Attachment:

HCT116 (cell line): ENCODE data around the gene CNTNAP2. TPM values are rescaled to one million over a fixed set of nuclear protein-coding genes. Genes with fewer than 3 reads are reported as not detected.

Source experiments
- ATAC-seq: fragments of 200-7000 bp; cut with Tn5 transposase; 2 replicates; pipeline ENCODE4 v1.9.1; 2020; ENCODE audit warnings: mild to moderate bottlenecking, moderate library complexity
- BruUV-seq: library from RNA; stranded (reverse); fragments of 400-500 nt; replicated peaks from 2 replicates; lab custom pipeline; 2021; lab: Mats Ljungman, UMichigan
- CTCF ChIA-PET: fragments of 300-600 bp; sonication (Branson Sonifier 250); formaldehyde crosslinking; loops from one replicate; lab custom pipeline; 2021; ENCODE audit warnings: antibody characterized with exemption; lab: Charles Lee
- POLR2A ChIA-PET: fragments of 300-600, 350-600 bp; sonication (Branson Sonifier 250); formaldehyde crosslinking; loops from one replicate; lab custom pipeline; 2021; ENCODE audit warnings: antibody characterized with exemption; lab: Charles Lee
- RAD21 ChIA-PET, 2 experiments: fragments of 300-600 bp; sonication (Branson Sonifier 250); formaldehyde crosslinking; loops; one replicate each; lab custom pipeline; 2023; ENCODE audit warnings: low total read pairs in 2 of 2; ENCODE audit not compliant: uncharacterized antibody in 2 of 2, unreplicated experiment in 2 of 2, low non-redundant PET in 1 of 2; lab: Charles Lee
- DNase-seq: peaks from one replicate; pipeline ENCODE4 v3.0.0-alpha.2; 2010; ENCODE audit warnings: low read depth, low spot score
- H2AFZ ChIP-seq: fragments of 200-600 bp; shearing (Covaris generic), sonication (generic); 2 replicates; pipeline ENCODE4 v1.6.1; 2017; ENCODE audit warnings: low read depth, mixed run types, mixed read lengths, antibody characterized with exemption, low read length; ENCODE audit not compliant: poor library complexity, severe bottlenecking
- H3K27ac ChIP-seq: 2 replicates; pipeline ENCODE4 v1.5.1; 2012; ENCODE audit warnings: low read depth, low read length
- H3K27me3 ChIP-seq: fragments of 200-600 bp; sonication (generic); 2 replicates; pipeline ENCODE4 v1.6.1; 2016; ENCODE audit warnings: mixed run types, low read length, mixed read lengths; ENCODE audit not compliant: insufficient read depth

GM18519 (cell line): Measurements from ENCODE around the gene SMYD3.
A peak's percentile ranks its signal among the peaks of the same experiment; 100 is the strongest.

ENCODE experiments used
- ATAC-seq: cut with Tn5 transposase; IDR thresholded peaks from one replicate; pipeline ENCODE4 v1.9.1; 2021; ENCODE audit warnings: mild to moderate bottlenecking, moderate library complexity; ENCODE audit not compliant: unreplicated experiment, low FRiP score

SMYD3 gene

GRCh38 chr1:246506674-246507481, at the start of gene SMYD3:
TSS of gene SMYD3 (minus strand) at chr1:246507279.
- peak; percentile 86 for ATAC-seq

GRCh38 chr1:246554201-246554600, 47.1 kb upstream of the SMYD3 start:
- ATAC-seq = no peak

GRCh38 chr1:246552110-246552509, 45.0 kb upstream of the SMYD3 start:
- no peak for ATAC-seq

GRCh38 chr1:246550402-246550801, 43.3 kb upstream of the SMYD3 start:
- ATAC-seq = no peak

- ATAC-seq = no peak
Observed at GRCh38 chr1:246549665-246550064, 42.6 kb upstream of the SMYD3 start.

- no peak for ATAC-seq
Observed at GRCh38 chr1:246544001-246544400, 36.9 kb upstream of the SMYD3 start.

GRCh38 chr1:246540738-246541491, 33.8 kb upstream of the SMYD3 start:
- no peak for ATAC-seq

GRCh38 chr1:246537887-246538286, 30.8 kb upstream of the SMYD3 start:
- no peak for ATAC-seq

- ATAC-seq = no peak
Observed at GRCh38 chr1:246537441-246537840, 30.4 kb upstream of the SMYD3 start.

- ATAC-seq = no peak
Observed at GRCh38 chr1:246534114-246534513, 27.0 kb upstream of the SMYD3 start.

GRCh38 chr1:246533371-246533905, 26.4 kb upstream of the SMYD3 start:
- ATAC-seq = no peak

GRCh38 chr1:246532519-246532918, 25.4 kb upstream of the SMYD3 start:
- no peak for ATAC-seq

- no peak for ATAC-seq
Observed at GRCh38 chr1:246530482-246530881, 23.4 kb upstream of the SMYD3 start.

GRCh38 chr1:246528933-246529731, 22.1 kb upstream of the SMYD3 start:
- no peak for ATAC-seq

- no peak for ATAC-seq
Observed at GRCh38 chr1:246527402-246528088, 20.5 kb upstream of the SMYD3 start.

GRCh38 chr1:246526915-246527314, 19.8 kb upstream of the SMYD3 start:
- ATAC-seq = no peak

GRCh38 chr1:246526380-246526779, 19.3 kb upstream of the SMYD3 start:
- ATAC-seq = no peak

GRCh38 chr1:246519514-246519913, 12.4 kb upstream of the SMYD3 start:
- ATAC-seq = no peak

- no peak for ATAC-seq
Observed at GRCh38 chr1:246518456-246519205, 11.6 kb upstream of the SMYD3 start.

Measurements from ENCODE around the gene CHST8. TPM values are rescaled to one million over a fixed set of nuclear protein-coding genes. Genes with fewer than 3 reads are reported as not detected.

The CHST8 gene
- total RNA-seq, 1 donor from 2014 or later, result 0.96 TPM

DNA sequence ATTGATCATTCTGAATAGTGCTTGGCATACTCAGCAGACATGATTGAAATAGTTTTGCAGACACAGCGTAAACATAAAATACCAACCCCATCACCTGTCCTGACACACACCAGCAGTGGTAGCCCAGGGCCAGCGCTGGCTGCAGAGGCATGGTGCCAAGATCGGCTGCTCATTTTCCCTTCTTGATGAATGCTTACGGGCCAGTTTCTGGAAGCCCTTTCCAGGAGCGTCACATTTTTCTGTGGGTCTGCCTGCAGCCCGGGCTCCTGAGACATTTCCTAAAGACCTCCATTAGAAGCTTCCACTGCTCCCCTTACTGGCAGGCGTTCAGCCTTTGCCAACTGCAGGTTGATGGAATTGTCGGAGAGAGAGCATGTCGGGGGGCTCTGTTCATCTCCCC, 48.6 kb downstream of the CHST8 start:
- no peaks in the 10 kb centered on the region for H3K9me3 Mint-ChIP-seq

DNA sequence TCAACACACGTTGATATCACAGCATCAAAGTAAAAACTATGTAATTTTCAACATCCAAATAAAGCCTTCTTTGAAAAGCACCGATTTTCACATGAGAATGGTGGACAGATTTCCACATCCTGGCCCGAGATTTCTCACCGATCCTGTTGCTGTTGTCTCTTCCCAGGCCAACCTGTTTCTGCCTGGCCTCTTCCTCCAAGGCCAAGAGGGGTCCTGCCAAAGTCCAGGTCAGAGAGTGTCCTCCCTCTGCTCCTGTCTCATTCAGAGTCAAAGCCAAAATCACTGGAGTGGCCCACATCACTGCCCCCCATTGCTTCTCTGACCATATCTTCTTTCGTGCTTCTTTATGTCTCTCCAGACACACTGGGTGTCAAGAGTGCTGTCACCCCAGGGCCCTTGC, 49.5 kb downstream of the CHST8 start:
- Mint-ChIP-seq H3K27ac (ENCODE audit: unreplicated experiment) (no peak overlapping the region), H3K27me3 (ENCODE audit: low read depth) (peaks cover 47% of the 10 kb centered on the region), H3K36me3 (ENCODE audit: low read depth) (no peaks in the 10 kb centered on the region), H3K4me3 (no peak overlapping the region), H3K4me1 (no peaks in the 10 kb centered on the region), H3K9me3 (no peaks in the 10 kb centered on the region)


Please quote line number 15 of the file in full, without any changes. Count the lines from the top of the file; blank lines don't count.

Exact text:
- ATAC-seq: cut with Tn5 transposase; IDR thresholded peaks from one replicate; pipeline ENCODE4 v1.9.1; 2021; ENCODE audit warnings: mild to moderate bottlenecking, moderate library complexity; ENCODE audit not compliant: unreplicated experiment, low FRiP score